Alex J. Saar wrote:
Birds of Western Australia by D.L. Serventy and H.M. Whittell (1976)
Distribution: The Long-billed Corella is confined to the South-West from
about Geraldton to the south coast.
The bird is no longer found near Perth, where it occurred abundantly, as
elsewhere in the Sout-West, when the colony was first settled. The
botanist, Charles Fraser, who accompanied Captain James Stirling on a
survey of the Swan River in March 1827, observed "large flocks" of this
cockatoo at the eastern part of what is now the City of Perth near the
River, and noted that the birds "feed on the roots of orchideous plants,
for which they scratch to a considerable depth." George Fletcher Moore,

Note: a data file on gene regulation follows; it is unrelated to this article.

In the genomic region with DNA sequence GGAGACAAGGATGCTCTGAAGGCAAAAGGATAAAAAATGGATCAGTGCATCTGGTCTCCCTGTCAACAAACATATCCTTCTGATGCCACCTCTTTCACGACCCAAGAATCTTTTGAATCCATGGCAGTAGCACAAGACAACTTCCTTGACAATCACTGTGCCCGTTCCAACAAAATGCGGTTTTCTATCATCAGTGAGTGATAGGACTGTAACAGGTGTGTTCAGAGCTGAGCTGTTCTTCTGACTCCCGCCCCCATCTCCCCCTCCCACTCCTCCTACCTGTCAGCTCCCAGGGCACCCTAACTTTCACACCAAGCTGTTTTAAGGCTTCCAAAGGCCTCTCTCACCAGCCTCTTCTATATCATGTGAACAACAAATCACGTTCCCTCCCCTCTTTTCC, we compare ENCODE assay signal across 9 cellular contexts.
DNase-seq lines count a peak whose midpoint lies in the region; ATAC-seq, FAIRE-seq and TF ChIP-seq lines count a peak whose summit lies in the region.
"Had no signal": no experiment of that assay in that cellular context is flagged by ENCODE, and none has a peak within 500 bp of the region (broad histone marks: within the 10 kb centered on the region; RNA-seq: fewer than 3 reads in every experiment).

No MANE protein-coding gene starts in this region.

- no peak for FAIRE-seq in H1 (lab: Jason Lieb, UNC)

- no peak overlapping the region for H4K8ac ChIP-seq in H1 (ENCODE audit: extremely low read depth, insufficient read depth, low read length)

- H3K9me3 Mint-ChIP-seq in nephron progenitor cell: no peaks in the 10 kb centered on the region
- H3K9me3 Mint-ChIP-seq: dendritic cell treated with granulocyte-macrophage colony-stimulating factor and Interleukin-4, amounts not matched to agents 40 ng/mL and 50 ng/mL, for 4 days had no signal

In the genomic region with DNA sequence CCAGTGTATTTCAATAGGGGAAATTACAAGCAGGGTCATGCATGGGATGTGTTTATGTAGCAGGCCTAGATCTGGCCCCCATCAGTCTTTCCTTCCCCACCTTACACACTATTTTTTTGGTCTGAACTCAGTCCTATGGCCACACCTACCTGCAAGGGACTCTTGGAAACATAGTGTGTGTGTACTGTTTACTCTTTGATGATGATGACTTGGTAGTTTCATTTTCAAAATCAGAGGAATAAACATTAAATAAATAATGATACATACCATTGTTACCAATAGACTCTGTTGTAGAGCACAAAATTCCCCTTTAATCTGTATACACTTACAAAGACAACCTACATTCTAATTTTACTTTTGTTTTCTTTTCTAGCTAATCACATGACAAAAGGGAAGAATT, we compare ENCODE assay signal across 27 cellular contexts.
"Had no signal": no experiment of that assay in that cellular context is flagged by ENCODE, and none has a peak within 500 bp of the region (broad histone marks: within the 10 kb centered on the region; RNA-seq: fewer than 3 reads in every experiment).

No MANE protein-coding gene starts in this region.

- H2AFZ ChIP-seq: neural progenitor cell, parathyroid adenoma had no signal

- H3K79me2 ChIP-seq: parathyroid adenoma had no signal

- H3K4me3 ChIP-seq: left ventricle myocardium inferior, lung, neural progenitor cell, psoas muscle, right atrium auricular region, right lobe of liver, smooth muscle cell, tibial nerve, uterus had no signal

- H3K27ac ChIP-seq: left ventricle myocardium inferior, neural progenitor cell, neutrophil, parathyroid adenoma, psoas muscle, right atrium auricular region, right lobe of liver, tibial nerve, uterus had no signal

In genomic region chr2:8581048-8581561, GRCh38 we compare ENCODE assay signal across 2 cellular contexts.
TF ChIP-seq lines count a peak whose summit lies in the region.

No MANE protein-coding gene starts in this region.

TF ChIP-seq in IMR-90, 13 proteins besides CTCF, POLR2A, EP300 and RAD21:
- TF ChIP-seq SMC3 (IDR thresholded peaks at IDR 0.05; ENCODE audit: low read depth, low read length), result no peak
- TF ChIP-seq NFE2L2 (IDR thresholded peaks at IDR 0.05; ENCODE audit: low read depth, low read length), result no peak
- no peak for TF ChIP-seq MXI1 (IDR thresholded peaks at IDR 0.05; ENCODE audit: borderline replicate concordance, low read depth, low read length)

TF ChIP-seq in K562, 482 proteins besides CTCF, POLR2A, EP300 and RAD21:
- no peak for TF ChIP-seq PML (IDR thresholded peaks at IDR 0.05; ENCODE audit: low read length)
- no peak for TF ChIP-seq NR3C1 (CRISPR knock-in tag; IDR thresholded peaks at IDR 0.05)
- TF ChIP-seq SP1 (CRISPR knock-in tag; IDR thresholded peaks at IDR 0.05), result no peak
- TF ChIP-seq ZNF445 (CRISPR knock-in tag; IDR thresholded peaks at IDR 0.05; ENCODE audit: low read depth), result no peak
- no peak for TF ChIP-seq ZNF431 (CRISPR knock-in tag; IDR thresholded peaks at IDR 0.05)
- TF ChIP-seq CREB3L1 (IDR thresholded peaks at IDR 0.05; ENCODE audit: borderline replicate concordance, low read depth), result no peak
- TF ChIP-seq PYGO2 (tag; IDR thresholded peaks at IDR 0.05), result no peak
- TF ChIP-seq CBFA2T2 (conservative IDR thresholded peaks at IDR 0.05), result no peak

Advocate General, wrote in his diary on June 23, 1835, that at Guildford
the "white cockatoos are becoming very troublesome upon the wheat, as
as the crows. One is obliged to keep a boy to drive them away, or to
some contrivance to frighten them... It is singular to see a field
black and white with these depredators 'piebalded'." They have not been
seen in such numbers near Perth within living memory, but in other parts
the South-West they remained in strength until comparatively recent
... Small colonies survive in isolated parts of the Darling Range
End of Quote.
Frank OConnor wrote:
> Alex Saar mentioned that Long-billed Corellas are historically native to
> Perth. This is incorrect. It is the Western Corella, and I don't know of
> much evidence that they were very common on the Swan Coastal Plain. (i.e.
> west of the Darling Range).
You are a bit short in the tact department Frank, particularly since
Alex has gone to the trouble of quoting an historical source.
As a general comment on on-line manners, I would suggest that people
check the veracity of things they doubt off-line before they make their
comments on B-A.
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